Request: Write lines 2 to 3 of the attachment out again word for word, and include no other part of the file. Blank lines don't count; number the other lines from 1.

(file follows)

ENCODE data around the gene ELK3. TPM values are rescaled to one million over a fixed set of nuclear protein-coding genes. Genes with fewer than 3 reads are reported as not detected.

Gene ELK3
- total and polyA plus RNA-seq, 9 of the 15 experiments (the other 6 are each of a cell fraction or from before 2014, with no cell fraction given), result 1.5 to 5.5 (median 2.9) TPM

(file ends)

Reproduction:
Gene ELK3
- total and polyA plus RNA-seq, 9 of the 15 experiments (the other 6 are each of a cell fraction or from before 2014, with no cell fraction given), result 1.5 to 5.5 (median 2.9) TPM